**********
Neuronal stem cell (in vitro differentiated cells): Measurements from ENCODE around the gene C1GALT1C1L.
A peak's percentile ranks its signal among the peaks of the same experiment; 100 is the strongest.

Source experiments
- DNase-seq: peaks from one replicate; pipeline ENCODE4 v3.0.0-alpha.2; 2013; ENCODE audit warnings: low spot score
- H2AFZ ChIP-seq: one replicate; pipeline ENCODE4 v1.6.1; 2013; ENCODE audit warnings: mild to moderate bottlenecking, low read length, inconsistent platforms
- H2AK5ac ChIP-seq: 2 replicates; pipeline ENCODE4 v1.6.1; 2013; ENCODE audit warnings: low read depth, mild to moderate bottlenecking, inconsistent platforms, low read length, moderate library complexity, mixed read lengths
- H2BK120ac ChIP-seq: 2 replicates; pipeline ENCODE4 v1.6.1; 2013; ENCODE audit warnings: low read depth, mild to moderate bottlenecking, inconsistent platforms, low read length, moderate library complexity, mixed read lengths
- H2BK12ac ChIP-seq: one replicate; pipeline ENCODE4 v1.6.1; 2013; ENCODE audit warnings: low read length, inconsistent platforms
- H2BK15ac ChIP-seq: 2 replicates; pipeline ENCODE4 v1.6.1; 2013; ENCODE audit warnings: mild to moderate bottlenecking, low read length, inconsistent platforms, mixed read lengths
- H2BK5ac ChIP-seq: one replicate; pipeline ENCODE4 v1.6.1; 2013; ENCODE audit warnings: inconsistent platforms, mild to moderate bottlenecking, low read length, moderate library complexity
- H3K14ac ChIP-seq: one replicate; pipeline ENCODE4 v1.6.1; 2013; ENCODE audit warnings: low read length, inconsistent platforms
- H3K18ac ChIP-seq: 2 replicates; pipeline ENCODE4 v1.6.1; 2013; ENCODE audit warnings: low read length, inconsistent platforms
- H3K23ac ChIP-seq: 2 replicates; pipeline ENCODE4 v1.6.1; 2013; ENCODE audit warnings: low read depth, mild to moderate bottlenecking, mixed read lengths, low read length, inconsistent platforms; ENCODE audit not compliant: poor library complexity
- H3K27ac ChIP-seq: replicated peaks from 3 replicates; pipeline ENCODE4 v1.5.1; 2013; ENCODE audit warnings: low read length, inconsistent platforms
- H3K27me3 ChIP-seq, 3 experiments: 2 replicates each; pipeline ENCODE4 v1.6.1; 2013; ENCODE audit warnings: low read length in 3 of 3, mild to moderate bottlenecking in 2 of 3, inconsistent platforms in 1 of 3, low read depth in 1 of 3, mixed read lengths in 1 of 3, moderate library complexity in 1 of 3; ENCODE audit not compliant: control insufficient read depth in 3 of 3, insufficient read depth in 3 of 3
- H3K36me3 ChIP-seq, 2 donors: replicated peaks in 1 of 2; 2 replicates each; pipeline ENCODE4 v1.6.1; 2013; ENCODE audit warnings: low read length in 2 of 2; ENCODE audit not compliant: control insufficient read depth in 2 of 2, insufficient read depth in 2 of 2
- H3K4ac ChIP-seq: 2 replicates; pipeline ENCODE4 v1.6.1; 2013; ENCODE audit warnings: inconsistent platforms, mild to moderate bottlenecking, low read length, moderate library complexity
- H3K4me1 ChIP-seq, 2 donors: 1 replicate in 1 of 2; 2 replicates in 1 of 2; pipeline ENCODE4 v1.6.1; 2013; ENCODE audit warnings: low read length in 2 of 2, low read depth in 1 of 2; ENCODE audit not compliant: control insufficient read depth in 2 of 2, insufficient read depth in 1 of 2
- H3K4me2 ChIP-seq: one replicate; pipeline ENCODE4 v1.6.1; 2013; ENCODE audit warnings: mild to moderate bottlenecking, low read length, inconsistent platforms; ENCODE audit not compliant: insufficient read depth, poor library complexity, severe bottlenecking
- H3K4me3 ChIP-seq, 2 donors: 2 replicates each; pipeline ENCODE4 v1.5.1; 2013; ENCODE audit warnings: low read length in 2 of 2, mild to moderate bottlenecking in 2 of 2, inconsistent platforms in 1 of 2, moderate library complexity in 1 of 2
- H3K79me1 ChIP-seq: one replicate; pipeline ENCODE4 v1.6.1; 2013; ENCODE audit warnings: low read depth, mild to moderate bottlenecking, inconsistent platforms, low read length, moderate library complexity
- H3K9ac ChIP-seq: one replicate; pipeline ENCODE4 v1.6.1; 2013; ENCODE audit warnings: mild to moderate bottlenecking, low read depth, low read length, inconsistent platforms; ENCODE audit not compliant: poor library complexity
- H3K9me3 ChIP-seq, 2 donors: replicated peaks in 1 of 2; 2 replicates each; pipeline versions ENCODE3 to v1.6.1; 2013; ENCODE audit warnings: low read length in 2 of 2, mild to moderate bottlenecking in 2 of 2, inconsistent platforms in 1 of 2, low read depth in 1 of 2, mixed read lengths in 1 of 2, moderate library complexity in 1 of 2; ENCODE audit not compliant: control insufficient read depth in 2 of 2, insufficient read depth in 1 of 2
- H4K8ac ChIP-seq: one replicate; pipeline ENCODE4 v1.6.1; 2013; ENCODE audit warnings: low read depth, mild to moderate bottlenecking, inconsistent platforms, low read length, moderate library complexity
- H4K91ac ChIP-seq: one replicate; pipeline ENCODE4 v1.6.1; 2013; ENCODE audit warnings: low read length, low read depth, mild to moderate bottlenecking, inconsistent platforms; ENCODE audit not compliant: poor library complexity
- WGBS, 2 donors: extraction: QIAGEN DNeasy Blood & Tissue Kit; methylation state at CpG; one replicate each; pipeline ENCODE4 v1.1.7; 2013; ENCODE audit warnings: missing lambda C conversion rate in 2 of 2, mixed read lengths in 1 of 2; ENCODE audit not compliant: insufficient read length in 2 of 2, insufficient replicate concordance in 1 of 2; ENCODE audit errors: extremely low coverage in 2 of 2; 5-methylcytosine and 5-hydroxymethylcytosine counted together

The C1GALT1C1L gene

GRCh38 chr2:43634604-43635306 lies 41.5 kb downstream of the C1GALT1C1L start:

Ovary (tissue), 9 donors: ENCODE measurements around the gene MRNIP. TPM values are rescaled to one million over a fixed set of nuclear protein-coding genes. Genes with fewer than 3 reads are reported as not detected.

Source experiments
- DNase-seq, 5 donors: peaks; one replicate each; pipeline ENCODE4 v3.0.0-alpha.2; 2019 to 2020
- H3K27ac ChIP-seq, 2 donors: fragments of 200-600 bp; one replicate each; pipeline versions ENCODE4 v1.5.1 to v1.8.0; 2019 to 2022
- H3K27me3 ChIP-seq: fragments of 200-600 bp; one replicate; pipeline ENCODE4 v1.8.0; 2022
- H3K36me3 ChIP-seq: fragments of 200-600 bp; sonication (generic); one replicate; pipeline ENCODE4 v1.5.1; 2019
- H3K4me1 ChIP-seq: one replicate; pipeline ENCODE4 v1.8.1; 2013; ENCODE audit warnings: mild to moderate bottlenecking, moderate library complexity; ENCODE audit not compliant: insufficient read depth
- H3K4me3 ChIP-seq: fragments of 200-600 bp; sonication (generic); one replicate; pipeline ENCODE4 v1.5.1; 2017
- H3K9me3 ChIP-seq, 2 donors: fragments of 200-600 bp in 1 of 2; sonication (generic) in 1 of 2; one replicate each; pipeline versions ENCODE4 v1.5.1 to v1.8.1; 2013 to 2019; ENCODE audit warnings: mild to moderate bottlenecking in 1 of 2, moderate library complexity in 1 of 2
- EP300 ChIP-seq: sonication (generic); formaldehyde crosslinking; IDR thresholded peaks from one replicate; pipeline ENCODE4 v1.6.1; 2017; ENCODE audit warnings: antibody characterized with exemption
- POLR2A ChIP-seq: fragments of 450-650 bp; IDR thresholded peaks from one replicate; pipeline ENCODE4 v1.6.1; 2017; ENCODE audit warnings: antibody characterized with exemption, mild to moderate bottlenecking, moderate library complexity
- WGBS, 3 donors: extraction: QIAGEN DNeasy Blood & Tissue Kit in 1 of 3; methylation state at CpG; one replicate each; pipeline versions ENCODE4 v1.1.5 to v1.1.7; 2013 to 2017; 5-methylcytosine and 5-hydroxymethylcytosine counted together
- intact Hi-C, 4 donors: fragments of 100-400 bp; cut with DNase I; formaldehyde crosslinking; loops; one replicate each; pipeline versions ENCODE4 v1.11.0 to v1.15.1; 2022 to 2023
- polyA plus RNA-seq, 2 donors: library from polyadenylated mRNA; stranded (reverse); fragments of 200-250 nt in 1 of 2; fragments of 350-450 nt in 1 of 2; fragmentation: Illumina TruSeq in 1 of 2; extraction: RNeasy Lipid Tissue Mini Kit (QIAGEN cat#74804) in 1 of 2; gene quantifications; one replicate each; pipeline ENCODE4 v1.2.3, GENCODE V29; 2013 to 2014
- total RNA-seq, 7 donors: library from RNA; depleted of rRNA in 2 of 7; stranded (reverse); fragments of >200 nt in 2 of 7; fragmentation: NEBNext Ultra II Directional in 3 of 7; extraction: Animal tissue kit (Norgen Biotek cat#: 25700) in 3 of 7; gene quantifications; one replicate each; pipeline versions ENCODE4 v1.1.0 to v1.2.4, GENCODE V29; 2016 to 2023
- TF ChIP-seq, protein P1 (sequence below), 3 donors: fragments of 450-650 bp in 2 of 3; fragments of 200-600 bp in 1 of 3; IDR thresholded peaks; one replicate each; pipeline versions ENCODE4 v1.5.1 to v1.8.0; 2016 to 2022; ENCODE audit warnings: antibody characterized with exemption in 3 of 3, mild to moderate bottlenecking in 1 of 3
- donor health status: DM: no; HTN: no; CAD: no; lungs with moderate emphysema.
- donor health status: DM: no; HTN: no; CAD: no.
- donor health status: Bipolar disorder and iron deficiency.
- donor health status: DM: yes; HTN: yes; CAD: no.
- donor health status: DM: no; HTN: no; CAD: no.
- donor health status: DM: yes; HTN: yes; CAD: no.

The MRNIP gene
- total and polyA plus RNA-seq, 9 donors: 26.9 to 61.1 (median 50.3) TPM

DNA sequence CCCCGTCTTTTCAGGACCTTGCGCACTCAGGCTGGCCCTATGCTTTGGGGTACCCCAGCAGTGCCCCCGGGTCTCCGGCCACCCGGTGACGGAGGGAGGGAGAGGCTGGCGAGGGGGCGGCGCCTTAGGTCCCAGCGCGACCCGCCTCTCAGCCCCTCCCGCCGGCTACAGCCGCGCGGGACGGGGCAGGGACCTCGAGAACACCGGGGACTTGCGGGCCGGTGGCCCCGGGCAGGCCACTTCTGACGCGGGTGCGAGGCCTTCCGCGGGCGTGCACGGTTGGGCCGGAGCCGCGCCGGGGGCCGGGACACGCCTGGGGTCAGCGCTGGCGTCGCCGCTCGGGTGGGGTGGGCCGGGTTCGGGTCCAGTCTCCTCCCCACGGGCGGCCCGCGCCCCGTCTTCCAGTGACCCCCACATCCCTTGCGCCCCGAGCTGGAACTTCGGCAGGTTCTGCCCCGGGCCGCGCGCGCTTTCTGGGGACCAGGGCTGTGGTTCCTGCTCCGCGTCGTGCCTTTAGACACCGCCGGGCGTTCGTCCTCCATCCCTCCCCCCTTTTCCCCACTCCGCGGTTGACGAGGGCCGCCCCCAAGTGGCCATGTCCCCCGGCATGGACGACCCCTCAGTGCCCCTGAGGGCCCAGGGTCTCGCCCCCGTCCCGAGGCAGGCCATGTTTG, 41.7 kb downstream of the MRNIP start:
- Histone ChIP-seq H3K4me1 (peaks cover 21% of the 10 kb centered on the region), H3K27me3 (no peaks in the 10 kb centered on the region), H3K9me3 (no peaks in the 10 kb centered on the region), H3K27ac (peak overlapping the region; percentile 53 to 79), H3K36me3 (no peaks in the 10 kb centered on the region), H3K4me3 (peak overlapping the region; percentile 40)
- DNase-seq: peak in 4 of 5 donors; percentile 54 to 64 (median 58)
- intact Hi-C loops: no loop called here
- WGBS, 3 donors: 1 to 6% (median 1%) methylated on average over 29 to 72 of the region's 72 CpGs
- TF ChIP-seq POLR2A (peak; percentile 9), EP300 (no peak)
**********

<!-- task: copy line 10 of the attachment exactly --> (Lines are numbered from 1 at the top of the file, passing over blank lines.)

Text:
- H2BK5ac ChIP-seq: one replicate; pipeline ENCODE4 v1.6.1; 2013; ENCODE audit warnings: inconsistent platforms, mild to moderate bottlenecking, low read length, moderate library complexity